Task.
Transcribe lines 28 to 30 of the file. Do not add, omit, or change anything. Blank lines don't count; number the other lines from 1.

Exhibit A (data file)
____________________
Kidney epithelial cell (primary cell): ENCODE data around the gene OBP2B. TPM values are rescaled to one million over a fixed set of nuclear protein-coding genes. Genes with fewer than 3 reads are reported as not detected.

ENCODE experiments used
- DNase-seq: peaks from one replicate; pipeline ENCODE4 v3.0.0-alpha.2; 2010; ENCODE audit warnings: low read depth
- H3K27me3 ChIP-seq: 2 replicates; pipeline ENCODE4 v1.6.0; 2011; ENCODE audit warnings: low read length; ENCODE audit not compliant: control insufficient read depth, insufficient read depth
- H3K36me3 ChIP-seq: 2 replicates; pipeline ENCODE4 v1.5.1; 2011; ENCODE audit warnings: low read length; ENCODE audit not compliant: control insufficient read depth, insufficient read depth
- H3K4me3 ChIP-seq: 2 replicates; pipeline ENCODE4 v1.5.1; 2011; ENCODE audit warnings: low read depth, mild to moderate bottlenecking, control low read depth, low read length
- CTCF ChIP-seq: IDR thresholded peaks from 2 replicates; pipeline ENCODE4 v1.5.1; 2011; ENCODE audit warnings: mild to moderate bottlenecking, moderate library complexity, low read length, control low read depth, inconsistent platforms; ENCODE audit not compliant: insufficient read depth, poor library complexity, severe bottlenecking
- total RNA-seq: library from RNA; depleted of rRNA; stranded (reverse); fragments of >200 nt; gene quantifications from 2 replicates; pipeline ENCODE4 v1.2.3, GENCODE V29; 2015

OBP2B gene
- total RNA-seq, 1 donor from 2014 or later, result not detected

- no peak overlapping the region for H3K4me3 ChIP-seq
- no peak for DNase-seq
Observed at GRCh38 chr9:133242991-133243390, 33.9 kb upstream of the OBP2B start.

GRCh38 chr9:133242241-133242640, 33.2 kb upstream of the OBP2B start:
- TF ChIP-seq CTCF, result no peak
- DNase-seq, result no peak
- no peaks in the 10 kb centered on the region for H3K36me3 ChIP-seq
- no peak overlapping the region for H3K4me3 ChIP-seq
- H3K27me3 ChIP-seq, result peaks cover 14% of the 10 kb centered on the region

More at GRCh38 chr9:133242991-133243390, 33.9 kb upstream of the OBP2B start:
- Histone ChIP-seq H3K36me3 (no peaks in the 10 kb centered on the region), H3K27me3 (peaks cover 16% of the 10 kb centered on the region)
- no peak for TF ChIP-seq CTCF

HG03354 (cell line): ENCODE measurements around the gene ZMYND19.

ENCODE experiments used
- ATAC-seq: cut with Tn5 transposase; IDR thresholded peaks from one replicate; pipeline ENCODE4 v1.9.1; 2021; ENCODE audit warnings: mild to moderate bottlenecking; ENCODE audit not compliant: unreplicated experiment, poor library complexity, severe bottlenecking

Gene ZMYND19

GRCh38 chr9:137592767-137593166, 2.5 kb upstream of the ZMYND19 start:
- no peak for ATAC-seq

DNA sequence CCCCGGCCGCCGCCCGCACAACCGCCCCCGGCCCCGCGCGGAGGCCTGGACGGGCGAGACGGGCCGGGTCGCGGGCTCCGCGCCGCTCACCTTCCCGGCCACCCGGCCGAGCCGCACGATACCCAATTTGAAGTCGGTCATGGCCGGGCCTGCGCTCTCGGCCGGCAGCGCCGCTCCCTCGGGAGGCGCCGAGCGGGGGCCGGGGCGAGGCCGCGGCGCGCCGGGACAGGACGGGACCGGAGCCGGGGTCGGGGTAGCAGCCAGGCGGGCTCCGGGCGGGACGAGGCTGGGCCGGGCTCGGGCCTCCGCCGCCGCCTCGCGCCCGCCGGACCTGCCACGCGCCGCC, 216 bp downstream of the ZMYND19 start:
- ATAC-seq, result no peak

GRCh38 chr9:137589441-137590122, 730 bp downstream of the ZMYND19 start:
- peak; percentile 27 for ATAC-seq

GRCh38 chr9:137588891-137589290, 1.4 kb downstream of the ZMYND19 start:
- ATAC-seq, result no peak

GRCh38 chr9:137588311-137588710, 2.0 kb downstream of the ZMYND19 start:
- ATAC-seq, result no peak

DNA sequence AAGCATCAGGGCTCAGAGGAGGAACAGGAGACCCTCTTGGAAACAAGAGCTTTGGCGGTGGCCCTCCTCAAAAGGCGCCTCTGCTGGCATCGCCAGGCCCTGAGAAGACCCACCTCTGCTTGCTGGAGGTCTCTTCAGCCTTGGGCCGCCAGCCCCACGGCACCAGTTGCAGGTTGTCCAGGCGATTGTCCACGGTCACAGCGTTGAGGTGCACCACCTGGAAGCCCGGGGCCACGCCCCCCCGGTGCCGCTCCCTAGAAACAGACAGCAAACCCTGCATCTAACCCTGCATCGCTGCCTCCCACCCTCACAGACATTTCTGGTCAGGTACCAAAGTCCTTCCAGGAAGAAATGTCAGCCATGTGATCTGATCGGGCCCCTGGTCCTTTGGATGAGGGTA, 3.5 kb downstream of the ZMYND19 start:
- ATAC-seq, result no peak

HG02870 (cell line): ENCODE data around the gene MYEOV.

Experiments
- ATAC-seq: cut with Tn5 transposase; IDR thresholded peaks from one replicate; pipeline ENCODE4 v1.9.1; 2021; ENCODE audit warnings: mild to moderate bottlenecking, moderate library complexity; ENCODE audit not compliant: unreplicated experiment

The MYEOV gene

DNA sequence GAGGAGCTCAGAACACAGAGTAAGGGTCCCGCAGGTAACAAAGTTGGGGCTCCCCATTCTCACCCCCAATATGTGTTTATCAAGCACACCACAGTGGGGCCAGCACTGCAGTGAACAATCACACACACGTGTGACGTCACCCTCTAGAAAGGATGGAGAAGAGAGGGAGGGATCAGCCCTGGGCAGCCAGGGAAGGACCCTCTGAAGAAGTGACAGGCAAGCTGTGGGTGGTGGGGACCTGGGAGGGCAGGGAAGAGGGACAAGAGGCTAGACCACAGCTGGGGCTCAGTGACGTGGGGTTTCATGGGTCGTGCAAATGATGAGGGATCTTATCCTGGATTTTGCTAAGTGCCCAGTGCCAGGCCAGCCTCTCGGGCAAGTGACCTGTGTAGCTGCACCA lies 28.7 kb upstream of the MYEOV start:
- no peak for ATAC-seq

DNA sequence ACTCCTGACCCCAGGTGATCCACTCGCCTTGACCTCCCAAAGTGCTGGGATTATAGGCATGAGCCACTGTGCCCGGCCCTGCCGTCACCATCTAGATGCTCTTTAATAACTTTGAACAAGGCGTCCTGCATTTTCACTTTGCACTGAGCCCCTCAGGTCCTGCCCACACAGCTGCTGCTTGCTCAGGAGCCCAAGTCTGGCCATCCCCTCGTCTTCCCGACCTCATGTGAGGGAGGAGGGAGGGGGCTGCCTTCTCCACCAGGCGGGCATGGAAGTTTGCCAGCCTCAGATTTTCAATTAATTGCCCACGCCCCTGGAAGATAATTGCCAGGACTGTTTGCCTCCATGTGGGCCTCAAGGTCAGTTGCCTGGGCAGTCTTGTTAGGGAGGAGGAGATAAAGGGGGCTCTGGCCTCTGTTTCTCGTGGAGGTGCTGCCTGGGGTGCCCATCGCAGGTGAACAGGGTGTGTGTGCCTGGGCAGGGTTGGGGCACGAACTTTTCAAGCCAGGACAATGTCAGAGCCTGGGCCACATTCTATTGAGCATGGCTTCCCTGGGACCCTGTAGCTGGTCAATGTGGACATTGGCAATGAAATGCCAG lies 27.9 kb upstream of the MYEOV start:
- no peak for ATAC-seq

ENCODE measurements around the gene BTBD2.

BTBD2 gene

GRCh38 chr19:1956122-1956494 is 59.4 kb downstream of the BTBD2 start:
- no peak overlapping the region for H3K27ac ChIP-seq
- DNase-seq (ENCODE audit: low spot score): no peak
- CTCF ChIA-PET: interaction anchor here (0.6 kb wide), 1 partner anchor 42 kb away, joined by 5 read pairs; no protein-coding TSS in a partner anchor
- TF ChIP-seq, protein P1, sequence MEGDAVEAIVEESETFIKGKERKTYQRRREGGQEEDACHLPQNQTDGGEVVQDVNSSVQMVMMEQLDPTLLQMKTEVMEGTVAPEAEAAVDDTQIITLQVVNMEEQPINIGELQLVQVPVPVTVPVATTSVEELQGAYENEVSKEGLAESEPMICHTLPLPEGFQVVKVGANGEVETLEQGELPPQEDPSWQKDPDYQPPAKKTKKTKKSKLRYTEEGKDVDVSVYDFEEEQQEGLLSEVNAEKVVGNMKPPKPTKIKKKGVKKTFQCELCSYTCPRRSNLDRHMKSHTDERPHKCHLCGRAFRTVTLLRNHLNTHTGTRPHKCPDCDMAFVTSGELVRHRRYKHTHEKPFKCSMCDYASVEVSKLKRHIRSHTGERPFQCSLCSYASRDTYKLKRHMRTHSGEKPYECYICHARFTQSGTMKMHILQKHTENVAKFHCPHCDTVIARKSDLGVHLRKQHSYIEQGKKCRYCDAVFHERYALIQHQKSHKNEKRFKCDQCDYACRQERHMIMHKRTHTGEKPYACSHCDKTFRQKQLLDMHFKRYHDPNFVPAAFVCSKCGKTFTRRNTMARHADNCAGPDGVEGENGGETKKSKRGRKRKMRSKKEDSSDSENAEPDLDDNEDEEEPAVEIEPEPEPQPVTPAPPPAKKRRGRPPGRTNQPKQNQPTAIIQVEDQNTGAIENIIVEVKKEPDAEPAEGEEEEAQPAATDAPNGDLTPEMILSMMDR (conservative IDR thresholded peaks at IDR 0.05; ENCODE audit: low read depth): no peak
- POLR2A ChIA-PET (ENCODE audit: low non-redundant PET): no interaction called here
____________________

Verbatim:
- no peak for ATAC-seq

DNA sequence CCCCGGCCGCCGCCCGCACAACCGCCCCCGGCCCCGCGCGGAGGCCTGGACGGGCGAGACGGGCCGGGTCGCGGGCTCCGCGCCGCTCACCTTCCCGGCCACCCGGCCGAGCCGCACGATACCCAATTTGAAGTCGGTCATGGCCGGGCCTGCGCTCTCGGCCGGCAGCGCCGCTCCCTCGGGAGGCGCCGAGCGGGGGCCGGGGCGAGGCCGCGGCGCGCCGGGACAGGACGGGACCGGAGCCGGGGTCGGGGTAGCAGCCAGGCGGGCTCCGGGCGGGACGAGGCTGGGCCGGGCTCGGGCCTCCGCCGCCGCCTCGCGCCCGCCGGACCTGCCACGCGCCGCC, 216 bp downstream of the ZMYND19 start:
- ATAC-seq, result no peak